Discrimination a common problem in pvt schools

Pranita Roy
Thursday, 29 March 2018

The purpose of RTE seems to be defeated as the act, in its ninth year, is still to come out of teething troubles. Even as problems related to admissions under the 25 per cent quota persist, cases of children facing humiliation and harassment at schools are surfacing from every nook and corner of the country.

PUNE: The Right of Children to Free and Compulsory Education (RTE) Act, 2009 was aimed at bringing children from economically weaker sections (EWS) and underprivileged children in the age group of six to 14 years to school. Thus, these children were entitled to get admissions at private schools and schools were to reserve 25 per cent seats at the entry level for these children.

As per section 8 (c) and section 9 (c) of the RTE Act, it is the responsibility of the State government or local authority and private schools to ensure that EWS children are not discriminated at any stage.

Incidentally, Maharashtra provides an extensive list of discriminatory practices that children from EWS are to be protected from. These include segregation of or discrimination against children of EWS in schools – whether in classroom, playground, during mid-day meals, use of common drinking-water and toilet facilities, or cleaning of toilets and classrooms.

However, all these provisions remain only on paper. According to social and RTE activists, the scenario of students after admission in private schools is worse than expected. About a month ago, students were ill-treated at a private city school. They were not allowed to participate in cultural or sports activities and were made to sit separately. Activists remarked that RTE students need to be given special attention as they come from weaker sections and most of their parents are unable to assist them in studies. But schools do not pay attention to these children. Either they are not given homework or their class work is not checked properly.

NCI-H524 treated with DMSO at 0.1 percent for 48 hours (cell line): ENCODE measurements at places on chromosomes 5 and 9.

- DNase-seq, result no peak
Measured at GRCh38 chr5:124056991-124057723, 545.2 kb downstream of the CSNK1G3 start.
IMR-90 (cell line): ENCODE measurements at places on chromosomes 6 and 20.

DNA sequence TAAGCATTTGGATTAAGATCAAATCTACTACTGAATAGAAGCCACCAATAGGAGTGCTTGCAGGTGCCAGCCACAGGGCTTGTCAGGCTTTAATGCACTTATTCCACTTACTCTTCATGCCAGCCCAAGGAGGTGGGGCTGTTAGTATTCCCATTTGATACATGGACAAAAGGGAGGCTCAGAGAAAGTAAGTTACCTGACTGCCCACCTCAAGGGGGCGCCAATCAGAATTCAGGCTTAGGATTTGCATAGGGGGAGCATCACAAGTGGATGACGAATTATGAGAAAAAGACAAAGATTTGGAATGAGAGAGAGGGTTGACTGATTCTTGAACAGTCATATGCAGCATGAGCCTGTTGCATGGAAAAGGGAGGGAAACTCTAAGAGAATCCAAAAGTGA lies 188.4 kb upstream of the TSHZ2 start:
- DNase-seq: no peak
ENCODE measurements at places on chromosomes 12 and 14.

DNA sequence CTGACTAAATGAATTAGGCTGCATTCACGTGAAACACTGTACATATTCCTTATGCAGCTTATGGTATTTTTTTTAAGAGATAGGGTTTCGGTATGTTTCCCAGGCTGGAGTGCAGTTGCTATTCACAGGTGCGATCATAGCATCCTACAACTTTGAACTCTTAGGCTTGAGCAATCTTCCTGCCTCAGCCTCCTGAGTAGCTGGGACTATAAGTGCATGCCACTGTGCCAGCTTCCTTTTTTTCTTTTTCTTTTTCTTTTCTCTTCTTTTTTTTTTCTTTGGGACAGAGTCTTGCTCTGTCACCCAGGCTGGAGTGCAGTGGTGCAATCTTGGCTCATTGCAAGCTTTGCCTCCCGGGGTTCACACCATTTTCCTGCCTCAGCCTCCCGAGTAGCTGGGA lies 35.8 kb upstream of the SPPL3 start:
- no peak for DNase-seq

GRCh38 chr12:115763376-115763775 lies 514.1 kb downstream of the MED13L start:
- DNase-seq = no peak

“Unfortunately, reports of a child facing discrimination and humiliation are common now and 70 to 80 per cent of private schools put a label on these students, which is discriminatory. They are made to sit separately in class and not allowed to participate in co-curricular events. This badly impacts students, who feel inferior," said Rohini Hulgane, project co-ordinator at Swadhar Akshardeep, which works towards welfare of RTE children.

A majority of private schools demand extra fees from parents of RTE students in the name of extra classes, co-curricular activities, said Hulgane. "Being ignorant about RTE's provisions, that even the co-curricular activities are paid for by the government, the parents opt out of the admission process," added Hulgane.

Matin Mujawar, president of Shikshan Hakka Manch, said the State government should be held responsible for such circumstances. “Not that schools are less responsible, but the fact is that the government does not reimburse the schools on time. Similarly, the schools try to get rid of RTE students by purposefully creating such circumstances for the child that the parents by themselves opt out of the school. If schools are properly reimbursed, then the problem might not arise,” said Mujawar.

National Commission for Protection of Child Rights (NCPCR), under Section 31 of RTE Act, is to examine safeguards of the rights provided under the act and recommend measures for effective implementation. An officer needs to supervise whether the child, after admission, is receiving proper education and facilities at school. Unfortunately, no officer has been deployed so far. Till July 2017, MSCPCR received 62 complaints.

"All the complaints received at child's right commission are addressed case wise and resolved. Generally, we try to resolve the case at the local authority instead of going to higher authorities. Also, it has been observed that parents do not come forward to complain. They are in the dark about the fact that no school under RTE can expel a child until he or she completes Std X. Therefore, the commission is trying to counsel parents and create awareness so that if any such incident occurs, they at least complain,” said Pravin Gugge, Chairman of Maharashtra State Commission for Protecting Child Rights (MSCPCR).

Education Officer of Pune Municipal Corporation (PMC), Shivaji Daundkar echoed a similar feeling. “Issues related to RTE are dealt with case-wise. It is necessary to survey what happens after giving admission to these children. We will try to do it from this academic year.”

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